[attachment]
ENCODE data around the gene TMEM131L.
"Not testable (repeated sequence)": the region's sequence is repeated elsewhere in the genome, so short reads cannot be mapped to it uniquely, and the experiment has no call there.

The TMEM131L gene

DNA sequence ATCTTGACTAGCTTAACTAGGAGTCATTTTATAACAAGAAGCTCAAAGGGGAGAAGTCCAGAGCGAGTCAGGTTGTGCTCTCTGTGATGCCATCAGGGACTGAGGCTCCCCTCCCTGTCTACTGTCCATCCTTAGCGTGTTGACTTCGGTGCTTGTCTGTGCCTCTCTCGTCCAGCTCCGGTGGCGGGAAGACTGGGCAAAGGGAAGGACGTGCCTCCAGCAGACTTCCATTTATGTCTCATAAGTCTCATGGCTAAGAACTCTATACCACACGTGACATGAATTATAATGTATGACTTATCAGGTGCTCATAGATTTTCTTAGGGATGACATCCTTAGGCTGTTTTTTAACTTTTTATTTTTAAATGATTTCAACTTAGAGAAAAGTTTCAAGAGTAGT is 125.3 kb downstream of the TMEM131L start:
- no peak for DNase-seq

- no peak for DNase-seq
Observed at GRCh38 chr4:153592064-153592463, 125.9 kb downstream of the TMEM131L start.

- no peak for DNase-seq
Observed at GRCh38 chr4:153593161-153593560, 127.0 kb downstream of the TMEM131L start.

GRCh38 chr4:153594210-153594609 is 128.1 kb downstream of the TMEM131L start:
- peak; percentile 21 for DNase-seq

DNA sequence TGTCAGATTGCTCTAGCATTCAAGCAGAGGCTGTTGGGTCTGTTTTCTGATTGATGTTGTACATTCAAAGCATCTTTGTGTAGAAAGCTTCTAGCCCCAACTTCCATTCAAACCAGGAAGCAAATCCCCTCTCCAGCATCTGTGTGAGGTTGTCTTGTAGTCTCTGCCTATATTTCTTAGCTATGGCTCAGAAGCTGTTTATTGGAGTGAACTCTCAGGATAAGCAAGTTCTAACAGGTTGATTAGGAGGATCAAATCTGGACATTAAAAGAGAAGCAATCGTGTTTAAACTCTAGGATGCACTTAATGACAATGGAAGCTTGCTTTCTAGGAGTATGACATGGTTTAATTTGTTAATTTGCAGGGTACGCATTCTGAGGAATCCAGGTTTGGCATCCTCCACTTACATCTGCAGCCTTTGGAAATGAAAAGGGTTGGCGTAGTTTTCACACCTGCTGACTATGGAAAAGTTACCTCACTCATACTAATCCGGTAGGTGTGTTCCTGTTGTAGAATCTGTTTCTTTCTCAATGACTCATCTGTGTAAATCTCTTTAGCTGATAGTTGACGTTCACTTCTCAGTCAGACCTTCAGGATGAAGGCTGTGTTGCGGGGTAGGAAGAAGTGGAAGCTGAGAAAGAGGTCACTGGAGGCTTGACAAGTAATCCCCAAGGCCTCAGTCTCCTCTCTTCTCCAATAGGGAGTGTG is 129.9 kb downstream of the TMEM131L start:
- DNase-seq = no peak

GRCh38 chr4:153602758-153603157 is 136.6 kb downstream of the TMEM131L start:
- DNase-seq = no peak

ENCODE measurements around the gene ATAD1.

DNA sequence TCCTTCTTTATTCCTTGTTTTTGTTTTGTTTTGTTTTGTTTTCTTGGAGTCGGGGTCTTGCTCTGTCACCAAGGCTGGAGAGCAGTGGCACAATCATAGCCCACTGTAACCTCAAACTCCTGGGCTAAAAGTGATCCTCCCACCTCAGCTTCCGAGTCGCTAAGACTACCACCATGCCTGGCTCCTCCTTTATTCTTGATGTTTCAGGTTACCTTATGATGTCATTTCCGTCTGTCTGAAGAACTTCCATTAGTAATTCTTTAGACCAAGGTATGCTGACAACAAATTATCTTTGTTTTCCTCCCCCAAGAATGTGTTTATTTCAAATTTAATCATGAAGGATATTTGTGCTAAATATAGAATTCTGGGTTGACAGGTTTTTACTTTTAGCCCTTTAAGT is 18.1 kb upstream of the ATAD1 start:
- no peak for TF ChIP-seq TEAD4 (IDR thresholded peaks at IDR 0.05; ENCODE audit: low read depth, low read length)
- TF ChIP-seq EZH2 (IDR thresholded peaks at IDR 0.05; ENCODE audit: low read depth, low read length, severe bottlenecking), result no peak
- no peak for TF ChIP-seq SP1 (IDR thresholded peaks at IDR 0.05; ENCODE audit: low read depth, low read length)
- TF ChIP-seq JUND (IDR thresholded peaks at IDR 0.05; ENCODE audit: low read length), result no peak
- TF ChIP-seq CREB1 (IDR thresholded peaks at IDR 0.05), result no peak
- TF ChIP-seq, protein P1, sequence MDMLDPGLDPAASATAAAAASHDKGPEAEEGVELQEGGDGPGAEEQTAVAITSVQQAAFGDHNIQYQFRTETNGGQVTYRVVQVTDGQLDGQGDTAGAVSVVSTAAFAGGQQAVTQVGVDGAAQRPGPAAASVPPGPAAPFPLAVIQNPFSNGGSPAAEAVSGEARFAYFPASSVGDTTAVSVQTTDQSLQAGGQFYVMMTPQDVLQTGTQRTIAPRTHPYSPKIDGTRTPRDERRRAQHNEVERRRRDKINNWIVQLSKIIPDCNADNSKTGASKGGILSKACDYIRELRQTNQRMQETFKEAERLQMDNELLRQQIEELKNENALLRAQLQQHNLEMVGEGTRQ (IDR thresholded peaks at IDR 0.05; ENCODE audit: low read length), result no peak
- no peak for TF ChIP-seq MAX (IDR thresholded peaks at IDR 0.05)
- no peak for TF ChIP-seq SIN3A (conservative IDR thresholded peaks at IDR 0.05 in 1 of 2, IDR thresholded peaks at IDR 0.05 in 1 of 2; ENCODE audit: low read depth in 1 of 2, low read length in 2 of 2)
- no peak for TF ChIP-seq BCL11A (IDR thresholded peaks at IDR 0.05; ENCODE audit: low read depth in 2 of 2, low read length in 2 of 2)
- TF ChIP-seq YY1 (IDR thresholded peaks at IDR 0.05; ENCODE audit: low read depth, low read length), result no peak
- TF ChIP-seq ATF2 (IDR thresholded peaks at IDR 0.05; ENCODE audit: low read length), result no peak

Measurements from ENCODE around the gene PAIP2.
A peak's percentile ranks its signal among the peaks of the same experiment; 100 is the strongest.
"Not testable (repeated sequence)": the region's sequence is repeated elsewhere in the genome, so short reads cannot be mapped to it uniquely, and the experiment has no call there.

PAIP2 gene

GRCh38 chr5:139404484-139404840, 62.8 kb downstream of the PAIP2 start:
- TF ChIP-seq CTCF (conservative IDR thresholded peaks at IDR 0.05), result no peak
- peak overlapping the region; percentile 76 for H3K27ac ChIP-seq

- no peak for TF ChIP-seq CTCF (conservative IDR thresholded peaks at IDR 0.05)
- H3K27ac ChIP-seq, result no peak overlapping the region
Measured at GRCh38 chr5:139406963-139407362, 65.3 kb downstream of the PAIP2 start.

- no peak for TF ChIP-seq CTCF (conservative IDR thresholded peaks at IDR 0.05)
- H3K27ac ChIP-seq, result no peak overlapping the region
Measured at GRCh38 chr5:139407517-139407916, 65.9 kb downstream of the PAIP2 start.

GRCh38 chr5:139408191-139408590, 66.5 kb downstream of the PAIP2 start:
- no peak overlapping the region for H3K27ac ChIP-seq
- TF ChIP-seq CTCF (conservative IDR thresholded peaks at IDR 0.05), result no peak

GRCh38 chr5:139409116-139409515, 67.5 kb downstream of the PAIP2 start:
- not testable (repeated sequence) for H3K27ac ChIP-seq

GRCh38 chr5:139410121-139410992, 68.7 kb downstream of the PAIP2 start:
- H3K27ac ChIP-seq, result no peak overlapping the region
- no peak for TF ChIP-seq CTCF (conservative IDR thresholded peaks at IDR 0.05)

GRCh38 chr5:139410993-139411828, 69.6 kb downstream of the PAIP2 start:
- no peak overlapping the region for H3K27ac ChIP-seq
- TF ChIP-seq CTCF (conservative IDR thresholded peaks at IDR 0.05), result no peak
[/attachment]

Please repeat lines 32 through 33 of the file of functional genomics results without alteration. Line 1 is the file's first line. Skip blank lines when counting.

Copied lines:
PAIP2 gene

GRCh38 chr5:139404484-139404840, 62.8 kb downstream of the PAIP2 start: